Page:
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Crossing the Tyne and Wear divide: Steven Caldwell Interviewed

6 years ago

Newcastle and Sunderland have been backed to bring the joy back to their long-suffering fans by a man who has represented both clubs.

In the build up to derby day – which he calls a ‘unique week’ – former defender Steven Caldwell believes that, over time, the two teams can turn their current misery into glory.

The Scotsman played in four Tyne-Wear derbies – two for either club – and knows you can’t afford to shy away from the build up.

He said:

“The week before derby day brings tension and excitement at all times and you can’t escape it. When you understand the rivalry and the importance of this match for most people, then you are ready to perform and try to do what’s needed to win.”

The Stirling-born stopper was first involved in the fierce fixture in 2000 when, then wearing black and white, he was disappointingly on the losing side.

He went on to taste the sweetness of a Magpies victory in 2003 thanks to a Nolberto Solano penalty at the Stadium of Light before switching his allegiances and being on the end of two defeats in the Black Cats’ relegation season in 2005/6.

In the latter, Alan Shearer scored his final goal for his hometown club and the 35 year old believes local heroes like the former number nine are crucial for both sides.

He said:

“Alan and Sir Bobby Robson were absolutely crucial during my time at St James’ Park. Bobby was a local guy who had travelled the world and found his way home, while Alan is, and always will be, Newcastle’s favourite son.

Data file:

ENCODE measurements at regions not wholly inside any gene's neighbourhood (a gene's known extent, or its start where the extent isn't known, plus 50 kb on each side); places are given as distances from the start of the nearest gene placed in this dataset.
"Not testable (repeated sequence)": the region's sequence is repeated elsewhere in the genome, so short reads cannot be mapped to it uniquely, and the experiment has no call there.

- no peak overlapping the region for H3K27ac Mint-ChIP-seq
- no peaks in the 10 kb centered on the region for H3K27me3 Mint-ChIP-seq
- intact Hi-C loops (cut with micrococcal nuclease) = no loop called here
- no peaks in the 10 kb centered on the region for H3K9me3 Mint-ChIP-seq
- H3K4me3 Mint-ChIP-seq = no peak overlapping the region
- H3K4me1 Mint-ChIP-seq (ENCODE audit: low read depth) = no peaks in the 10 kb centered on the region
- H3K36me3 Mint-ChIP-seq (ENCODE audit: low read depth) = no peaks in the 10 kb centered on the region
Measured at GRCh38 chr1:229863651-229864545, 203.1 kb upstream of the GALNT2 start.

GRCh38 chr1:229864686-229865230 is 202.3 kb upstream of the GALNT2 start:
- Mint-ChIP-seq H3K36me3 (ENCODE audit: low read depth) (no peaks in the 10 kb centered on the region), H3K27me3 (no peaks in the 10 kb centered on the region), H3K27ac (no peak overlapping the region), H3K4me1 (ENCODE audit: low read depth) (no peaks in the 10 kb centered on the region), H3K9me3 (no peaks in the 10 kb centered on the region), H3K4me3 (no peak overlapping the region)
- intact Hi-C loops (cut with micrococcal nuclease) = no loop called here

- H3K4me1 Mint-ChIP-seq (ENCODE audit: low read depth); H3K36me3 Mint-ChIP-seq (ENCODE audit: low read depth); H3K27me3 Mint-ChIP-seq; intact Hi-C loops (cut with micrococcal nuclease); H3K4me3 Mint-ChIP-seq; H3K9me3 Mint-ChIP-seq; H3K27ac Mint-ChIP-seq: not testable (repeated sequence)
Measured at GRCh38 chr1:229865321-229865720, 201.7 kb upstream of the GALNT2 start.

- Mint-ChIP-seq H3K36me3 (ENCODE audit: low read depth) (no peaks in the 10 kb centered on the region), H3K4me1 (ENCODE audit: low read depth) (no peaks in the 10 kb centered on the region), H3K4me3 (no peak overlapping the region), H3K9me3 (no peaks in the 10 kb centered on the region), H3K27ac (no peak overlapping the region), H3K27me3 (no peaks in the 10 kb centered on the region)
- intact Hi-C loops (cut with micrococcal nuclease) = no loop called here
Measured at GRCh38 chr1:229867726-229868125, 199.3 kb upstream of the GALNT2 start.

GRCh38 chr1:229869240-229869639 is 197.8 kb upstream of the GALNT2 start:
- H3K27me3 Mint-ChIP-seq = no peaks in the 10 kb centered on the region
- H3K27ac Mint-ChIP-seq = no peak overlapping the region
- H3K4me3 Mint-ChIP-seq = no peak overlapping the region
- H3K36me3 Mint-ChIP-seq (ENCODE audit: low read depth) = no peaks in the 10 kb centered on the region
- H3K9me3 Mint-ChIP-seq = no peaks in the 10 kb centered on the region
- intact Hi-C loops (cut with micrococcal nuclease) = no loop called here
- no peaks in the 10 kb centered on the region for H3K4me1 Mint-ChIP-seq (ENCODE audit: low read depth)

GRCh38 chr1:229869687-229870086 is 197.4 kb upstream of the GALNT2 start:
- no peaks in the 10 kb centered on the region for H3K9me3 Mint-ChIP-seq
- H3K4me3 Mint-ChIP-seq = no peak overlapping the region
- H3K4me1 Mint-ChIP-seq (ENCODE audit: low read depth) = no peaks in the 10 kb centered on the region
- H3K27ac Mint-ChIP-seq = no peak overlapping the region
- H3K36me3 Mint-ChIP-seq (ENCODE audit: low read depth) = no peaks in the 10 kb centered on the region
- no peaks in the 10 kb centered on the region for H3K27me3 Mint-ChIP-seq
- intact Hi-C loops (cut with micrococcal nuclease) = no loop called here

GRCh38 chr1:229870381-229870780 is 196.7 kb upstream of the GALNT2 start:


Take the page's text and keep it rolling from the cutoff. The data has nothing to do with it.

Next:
“There are no two greater icons for the magnificent club and I put them up there with Jackie Milburn as the three best.”

Caldwell would also love to see both clubs bring in more people who understand what it means to wear the shirts, saying it’s not just about football.

He believes Sunderland’s appointment of Sam Allardyce is a shrewd move, calling him the ‘perfect man’ to get them out of their current predicament.

He added:

“Sam knows the club and is aware of what it means to play and coach up there.

“I think the recruitment has affected both sides in recent seasons. There has been a lot of turnover and the attitude from the terraces has been very negative. To be good in the North East you have to understand the people and love the club. It can be taught, but you better learn quick!

“But when you have the infrastructure that these clubs possess, and the fan base, anything is possible with the right person. It can absolutely return to its glory days.”

On his controversial switch to Wearside, the former Scotland international admits it was difficult to walk away from the club with whom he started his professional career, but is proud to have represented both sides.

He said:

“For me, there was no better area to play than the North East so it seemed a logical choice, even though I knew I’d receive some criticism. The passion is very similar and they are both proud and historic clubs who have fans that have supported them from birth.

“It was an amazing experience to play for both and I’m in a small and unique club to do so. The thing that makes me different is that I love both equally.”

When asked about the game on Sunday, he added:

“Newcastle go into the game with some confidence having won and scored six last week, but all form in these games goes out of the window when the whistle blows. This may be the game Sunderland are waiting for to kick-start their season.”

And when pushed on the result? The fence is a safe place to be as Caldwell has his hopes pinned on a draw, praying for both sides to soon find the spark that ignites the crowd’s passion again.

If you missed Jamie’s excellent piece with Sunderland fan and former Newcastle striker Paul Robinson, make sure you catch it HERE.

You can follow Jamie on Twitter @jir1987


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